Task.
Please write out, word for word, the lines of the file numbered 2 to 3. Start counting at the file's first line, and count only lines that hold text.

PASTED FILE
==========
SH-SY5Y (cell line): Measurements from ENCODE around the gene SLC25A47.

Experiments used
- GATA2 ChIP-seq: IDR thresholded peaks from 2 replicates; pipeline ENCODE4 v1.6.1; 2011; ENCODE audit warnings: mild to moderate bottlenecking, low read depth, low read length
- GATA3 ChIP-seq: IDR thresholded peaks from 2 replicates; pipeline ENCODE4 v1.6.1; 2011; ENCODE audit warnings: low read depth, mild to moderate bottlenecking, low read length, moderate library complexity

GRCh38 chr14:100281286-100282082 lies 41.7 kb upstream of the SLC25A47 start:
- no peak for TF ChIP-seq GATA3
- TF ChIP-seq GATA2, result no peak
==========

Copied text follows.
Experiments used
- GATA2 ChIP-seq: IDR thresholded peaks from 2 replicates; pipeline ENCODE4 v1.6.1; 2011; ENCODE audit warnings: mild to moderate bottlenecking, low read depth, low read length